Nonetheless, the film doesn’t get carried away with its larger message. The boys retain their youthful attitudes and concerns as they enact their mock war with a thin veneer of solemnity, with boys missing drills because they have to go home for dinner and other real-world restraints on children. The boys’ war is ingeniously rendered, with the creation of sand bombs and traps to capture the invading Red Shirts offering full range to the children’s imagination and fun. Their martinet attitudes suggest those of the pre-World War I gentleman soldier (the book was published in 1908), defanging the war game just a bit and elevating it as a noble venture.
Of course, after the obscene slaughter of the Great War, it would be hard to ever again see militarism in the same rarified light. Borzage’s addition of elements that tout the evils of war is sometimes very clumsy; for example, he introduces an antiwar tone with a heavy-handed opening scene in which a wounded soldier cries out his anguish and opposition to fighting from a field hospital in World War I to contrast the immediate cut to the gung-ho schoolteacher indoctrinating his impressionable students on its virtues. Despite Borzage’s efforts, the trajectory of the film comes down harder on the side of noble sacrifice, as Nemecsek finds acceptance by lying to protect the traitor Gerek from his angry father, as well as putting his life in danger to help his comrades. Unavoidably, perhaps, the fallen soldier receives the kinds of honors he probably would not have achieved in life, perpetuating the idea that the least of us can attain glory by dying in a socially acceptable way.
Nonetheless, Borzage finds both ironic and emotionally powerful ways for us to understand the human costs of war. The title of the film comes from a quote that offers a full measure of irony to the film:
No greater glory can be handed down than to conquer the barbarian, to recall the savage and the pagan to civility, to draw the ignorant within the orbit of reason, and to fill with reverence for divinity the godless and the ungodly. —Richard Hakluyt, letter to Sir Walter Raleigh
Children are among those needing to be civilized, and the film shows that the barbarity of war is the instrument by which our supposedly civilized societies channel their reckless savagery. Yet the instinct of a parent’s love is brought forward as a truer expression of reverence. Both Ralph Morgan and Lois Wilson give very sensitive, heartfelt performances as Nemecsek’s parents, genuinely worried about their son, scolding him for his own good to stay in and nurse his cold. Morgan’s conflict between attending to a customer and staying with his sick boy is excruciatingly real, and Wilson’s tears strong enough to provoke unfettered grieving not only among the cast of boys, but also this audience member. Soldiers were all children once, and their loss in war is nothing to be proud of, but rather something to grieve as a waste of the tender care with which they were raised to do something wonderful in the world. It was a bitter pill for me to learn that Jimmy Butler, easily the best of the boy actors, would have his promising life cut short on a World War II battlefield in France two days shy of his 24th birthday.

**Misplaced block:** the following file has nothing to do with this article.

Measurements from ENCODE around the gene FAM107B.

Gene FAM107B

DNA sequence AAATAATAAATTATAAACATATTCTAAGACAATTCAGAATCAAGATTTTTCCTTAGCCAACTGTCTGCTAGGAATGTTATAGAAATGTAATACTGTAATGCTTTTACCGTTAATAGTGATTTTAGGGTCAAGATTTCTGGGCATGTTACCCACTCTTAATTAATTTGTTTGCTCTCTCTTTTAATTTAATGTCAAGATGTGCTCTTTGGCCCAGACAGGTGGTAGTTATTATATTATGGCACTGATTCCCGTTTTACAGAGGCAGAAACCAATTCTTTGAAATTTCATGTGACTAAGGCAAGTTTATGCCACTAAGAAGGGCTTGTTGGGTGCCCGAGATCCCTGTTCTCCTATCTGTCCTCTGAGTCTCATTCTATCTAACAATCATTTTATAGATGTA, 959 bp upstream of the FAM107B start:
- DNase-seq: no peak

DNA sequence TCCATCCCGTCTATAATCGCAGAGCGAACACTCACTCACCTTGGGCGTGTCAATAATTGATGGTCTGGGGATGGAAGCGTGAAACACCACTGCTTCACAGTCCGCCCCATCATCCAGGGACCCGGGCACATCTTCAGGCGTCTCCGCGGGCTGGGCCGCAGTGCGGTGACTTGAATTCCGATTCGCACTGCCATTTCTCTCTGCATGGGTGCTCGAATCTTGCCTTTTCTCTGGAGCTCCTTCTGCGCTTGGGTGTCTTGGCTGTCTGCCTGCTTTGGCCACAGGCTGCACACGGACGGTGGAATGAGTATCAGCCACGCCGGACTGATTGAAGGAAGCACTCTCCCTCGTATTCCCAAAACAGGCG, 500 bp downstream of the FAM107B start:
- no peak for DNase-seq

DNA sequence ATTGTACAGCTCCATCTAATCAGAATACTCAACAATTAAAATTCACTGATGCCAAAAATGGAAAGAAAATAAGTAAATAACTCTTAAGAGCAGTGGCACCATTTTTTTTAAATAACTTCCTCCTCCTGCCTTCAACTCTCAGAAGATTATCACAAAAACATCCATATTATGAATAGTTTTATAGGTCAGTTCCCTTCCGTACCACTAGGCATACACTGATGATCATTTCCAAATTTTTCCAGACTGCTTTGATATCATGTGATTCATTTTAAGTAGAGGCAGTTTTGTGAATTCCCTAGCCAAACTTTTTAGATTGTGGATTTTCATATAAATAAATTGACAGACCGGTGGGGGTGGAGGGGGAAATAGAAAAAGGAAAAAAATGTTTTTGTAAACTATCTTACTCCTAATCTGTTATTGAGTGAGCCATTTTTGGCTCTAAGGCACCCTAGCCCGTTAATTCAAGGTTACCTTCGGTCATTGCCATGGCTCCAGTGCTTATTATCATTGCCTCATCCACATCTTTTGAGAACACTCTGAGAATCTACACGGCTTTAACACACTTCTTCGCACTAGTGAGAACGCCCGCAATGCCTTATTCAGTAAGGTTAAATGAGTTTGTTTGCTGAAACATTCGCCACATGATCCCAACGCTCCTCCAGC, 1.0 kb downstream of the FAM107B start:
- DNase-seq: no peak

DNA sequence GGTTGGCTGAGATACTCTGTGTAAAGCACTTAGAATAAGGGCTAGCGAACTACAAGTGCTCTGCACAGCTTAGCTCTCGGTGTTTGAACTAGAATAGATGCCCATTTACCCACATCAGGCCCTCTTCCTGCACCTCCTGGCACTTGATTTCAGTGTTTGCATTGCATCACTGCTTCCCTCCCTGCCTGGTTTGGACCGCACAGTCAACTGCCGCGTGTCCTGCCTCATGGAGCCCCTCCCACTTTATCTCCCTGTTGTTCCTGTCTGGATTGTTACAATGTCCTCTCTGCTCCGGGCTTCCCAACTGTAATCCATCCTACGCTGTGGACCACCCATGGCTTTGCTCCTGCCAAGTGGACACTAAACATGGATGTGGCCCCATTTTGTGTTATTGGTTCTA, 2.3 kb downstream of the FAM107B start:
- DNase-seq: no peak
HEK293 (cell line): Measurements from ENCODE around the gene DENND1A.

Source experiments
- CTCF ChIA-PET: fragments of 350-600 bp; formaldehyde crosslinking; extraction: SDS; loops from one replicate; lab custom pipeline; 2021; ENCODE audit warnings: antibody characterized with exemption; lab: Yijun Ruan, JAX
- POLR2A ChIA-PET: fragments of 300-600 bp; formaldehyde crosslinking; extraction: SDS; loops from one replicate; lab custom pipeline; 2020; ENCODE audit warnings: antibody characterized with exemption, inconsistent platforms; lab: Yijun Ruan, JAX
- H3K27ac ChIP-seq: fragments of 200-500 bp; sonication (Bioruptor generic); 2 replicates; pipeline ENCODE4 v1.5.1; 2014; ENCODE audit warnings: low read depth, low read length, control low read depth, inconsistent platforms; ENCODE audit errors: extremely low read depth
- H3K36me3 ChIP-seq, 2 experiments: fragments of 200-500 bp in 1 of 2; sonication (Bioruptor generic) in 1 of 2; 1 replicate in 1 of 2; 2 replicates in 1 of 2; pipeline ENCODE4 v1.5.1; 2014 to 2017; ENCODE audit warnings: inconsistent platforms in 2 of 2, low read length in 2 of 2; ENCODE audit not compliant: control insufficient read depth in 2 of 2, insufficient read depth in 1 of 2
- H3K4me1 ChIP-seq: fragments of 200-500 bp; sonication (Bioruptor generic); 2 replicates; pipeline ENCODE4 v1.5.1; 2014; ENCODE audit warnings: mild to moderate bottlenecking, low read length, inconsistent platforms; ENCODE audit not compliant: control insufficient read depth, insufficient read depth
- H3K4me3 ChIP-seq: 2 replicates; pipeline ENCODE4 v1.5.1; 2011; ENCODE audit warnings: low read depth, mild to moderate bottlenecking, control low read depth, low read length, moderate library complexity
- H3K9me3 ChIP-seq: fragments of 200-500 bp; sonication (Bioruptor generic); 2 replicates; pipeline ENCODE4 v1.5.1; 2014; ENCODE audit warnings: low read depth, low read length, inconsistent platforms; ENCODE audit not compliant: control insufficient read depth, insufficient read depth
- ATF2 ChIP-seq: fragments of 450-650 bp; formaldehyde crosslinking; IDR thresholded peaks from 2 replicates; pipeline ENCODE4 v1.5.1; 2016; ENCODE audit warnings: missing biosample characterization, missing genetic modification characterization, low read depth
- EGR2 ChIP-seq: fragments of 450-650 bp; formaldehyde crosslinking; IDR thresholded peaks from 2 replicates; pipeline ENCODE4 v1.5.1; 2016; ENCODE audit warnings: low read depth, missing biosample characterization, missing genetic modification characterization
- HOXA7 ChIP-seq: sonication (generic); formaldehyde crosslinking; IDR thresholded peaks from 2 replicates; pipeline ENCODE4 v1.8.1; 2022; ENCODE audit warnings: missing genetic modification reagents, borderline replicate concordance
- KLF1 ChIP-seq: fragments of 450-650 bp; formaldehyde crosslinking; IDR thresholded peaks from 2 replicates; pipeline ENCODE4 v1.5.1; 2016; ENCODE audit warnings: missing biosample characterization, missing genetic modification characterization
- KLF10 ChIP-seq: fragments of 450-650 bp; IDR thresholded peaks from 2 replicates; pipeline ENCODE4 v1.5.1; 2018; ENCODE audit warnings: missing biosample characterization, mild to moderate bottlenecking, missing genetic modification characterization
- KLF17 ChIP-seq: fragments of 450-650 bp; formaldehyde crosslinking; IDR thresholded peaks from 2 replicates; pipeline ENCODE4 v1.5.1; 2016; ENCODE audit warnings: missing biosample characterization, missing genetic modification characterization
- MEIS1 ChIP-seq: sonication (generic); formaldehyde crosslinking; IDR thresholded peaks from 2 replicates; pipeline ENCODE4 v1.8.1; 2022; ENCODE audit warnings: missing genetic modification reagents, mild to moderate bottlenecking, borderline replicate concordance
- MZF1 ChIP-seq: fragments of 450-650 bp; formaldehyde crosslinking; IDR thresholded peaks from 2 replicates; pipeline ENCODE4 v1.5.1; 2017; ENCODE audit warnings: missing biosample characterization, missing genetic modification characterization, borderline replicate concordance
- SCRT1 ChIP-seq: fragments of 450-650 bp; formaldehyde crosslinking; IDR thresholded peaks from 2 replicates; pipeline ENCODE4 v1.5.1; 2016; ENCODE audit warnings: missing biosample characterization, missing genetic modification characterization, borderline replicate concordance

The film has its flaws. Affecting camera work, such as an atmospheric nighttime scene of a marble game under a bridge and the truly interesting angles of the lumberyard action, mix with cheap back projection and a sped-up camera during the mock war, leading to an inconsistent look that tends to take one out of the picture. The mass scene of mourners at the end of the film seemed unnecessary and cheapened the genuine emotion of the previous scene for me. But the weakest link by far was George Breakston. He was, no doubt, told to act annoying to justify his second-class status with the Paul Street Boys, but Breakston just was not able to integrate his pleading dialogue and incessant attempts to whistle through his fingers as the natural actions of a fully developed character. I didn’t grieve for him because of intrinsic qualities Breakston brought out in Nemecsek, but rather because everyone around him was so good at eliciting emotions from me. Because Nemecsek is the main character, this flaw is not minor.
Nonetheless, No Greater Glory offers the kind of dignity to the plight of the young that makes it a stand-out family film. As our era offers little for children to consume but comic book and animated films that often seem more aimed toward the adults who must accompany their children to the movies, I unreservedly recommend No Greater Glory as a film truly fit for the whole family.